But research shows that osteoporosis may be preventable and controllable. Regardless of age, eating right, getting enough calcium and performing weight-bearing exercises, can lower your risk for this disease.
Understanding Your Bones
Bones are not static structures but living tissue constantly reformed in a process called remodeling. Every day old bone is removed and replaced with new bone tissue. When more bone is broken down than is replaced (demineralization), bones weaken. When the structure loses sufficient density, you face eminent danger of a fracture.
Generally speaking, bones continue to increase their density and calcium content until you reach your 30s, at which point you probably have attained your peak bone mass. Afterward you may either maintain this mass or begin to lose calcium yearly, but you rarely can increase bone density. The loss of bone density can increase at menopause, when your body ceases producing estrogen, a hormone required to improve bone strength. In addition, some medications, used for a long period, compromise bone density.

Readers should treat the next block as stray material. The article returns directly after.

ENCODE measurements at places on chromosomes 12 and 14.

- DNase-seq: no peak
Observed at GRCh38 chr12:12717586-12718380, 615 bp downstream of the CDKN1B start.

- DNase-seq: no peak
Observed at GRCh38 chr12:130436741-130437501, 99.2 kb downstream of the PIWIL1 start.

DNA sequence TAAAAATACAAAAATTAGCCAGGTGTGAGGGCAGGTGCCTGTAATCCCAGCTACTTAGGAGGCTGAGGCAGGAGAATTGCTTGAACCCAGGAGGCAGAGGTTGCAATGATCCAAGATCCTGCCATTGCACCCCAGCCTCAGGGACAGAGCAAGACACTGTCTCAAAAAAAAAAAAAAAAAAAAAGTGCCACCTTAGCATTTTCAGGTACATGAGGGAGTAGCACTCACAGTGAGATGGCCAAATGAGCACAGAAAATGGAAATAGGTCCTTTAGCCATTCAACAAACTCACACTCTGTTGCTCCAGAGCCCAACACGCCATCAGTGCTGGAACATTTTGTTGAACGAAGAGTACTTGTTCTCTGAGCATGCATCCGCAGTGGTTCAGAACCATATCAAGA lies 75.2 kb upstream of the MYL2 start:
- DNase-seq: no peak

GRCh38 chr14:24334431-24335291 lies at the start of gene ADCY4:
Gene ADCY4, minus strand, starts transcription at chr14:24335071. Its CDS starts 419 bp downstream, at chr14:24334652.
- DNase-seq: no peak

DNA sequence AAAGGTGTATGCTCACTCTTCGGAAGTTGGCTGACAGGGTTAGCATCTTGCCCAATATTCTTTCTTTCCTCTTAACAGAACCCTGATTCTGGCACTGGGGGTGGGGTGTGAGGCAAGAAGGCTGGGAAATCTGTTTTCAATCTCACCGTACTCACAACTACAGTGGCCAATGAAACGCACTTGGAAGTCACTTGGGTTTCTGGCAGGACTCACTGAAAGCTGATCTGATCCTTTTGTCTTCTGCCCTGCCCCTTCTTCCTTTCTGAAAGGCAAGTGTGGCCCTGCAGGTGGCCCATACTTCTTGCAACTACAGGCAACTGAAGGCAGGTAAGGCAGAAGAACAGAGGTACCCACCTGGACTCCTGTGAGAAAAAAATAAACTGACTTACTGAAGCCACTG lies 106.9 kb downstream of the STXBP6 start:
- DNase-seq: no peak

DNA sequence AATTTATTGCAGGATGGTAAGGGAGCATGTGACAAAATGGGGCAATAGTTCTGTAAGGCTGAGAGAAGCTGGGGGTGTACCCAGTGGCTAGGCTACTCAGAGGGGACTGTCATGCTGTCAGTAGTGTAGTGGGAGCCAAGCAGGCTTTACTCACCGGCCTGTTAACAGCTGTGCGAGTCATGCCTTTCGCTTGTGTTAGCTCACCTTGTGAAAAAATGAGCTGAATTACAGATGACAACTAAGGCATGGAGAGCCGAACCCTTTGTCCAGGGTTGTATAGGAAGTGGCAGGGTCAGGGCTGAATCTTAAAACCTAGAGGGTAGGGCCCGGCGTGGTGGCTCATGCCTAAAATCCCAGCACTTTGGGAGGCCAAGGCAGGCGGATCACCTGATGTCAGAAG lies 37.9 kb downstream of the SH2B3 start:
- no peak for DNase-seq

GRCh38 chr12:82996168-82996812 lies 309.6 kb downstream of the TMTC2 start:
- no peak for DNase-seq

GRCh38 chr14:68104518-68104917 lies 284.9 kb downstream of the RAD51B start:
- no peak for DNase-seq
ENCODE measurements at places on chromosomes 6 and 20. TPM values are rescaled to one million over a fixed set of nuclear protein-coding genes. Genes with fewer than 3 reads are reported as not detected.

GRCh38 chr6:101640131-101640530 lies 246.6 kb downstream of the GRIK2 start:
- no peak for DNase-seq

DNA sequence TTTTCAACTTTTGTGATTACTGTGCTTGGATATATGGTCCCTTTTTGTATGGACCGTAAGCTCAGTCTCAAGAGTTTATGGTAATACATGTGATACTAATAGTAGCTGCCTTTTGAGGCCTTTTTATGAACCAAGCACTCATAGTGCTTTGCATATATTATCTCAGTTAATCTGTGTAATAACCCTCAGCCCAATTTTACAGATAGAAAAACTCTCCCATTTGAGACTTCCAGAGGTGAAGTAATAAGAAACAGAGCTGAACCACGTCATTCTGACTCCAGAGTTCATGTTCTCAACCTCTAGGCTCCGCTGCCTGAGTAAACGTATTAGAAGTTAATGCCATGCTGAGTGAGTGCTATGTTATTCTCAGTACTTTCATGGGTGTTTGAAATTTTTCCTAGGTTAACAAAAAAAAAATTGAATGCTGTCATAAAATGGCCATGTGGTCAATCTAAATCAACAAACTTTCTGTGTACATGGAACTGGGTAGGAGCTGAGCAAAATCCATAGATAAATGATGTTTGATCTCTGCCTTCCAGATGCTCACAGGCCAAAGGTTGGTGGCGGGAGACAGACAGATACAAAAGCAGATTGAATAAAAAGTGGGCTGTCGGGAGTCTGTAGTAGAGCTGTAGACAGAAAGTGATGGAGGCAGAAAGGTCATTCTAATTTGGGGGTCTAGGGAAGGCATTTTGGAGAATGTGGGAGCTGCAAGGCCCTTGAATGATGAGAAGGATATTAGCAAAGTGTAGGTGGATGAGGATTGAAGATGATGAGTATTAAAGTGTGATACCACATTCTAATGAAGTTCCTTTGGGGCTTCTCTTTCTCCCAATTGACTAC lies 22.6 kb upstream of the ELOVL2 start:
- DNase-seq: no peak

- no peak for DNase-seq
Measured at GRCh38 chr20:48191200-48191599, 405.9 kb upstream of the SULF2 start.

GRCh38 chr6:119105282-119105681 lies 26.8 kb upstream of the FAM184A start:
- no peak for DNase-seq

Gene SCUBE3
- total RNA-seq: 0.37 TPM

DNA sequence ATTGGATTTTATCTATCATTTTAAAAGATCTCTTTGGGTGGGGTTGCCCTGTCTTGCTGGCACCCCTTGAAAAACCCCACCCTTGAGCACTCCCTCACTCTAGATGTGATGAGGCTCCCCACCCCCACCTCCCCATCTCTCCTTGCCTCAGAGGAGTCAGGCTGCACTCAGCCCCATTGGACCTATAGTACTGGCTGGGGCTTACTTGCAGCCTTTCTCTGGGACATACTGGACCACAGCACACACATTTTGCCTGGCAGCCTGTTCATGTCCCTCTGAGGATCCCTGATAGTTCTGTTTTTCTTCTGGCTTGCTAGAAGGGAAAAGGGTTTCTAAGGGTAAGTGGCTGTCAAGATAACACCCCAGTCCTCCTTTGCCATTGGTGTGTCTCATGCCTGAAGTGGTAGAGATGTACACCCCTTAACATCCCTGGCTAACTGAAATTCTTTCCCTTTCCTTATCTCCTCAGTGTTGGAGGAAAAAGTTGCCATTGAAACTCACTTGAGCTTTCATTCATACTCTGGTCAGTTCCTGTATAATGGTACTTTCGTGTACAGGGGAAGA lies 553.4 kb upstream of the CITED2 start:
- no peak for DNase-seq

Stop Calcium Loss
Eating a diet rich in nutrients that help your bones stay strong should be the first step in stopping or slowing the process of osteoporosis. Calcium, magnesium, vitamin D, phosphorus, soy-based foods and fluoride compose the major nutrients that strengthen bone.
At this moment, 98 percent of your body's calcium resides in your bones, the rest circulates in the blood, taking part in metabolic functions. Because the body cannot manufacture calcium, you must eat calcium in your daily diet to replace the amounts that are constantly lost. When the diet lacks sufficient calcium to replace the amount that is excreted, the body begins to break down bone for the calcium necessary for life-preserving metabolic processes.